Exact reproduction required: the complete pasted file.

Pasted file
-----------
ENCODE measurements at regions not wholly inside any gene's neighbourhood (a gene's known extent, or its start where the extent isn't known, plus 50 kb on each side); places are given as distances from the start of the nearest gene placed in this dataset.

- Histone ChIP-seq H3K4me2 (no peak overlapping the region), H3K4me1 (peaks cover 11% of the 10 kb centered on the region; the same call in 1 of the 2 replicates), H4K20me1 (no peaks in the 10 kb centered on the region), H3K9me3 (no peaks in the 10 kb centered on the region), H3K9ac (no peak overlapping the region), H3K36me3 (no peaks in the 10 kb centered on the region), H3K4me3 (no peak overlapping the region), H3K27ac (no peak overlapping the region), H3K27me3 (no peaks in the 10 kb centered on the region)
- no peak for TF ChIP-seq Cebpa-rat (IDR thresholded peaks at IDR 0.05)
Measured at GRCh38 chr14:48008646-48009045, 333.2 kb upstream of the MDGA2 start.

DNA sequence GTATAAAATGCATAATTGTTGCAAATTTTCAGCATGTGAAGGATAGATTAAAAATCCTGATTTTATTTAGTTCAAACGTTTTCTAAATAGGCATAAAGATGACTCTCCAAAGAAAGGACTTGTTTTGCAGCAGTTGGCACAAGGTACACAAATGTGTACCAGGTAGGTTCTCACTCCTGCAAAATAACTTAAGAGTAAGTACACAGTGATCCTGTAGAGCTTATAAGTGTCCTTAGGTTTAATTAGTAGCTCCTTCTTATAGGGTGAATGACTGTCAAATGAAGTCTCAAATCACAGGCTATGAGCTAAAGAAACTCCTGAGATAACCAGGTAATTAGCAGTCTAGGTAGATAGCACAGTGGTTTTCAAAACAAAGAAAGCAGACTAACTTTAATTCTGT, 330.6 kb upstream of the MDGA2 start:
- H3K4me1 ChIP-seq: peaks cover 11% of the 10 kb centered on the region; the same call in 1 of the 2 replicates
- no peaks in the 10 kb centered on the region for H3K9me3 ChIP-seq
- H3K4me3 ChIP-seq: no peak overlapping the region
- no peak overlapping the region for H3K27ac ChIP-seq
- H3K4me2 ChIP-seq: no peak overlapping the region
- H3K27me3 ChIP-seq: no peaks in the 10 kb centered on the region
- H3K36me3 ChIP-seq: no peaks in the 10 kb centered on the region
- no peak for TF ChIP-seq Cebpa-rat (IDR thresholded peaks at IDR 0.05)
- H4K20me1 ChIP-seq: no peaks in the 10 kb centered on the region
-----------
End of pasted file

ENCODE measurements at regions not wholly inside any gene's neighbourhood (a gene's known extent, or its start where the extent isn't known, plus 50 kb on each side); places are given as distances from the start of the nearest gene placed in this dataset.

- Histone ChIP-seq H3K4me2 (no peak overlapping the region), H3K4me1 (peaks cover 11% of the 10 kb centered on the region; the same call in 1 of the 2 replicates), H4K20me1 (no peaks in the 10 kb centered on the region), H3K9me3 (no peaks in the 10 kb centered on the region), H3K9ac (no peak overlapping the region), H3K36me3 (no peaks in the 10 kb centered on the region), H3K4me3 (no peak overlapping the region), H3K27ac (no peak overlapping the region), H3K27me3 (no peaks in the 10 kb centered on the region)
- no peak for TF ChIP-seq Cebpa-rat (IDR thresholded peaks at IDR 0.05)
Measured at GRCh38 chr14:48008646-48009045, 333.2 kb upstream of the MDGA2 start.

DNA sequence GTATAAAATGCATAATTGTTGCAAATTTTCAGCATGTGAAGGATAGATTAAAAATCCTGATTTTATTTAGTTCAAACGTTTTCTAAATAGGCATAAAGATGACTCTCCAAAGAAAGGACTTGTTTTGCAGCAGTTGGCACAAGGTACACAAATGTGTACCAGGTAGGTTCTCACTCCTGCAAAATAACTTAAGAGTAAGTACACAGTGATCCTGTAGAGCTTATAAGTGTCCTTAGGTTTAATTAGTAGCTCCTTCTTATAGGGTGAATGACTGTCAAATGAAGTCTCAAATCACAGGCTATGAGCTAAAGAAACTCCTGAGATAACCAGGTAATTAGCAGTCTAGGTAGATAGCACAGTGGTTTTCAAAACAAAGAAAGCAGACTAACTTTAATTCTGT, 330.6 kb upstream of the MDGA2 start:
- H3K4me1 ChIP-seq: peaks cover 11% of the 10 kb centered on the region; the same call in 1 of the 2 replicates
- no peaks in the 10 kb centered on the region for H3K9me3 ChIP-seq
- H3K4me3 ChIP-seq: no peak overlapping the region
- no peak overlapping the region for H3K27ac ChIP-seq
- H3K4me2 ChIP-seq: no peak overlapping the region
- H3K27me3 ChIP-seq: no peaks in the 10 kb centered on the region
- H3K36me3 ChIP-seq: no peaks in the 10 kb centered on the region
- no peak for TF ChIP-seq Cebpa-rat (IDR thresholded peaks at IDR 0.05)
- H4K20me1 ChIP-seq: no peaks in the 10 kb centered on the region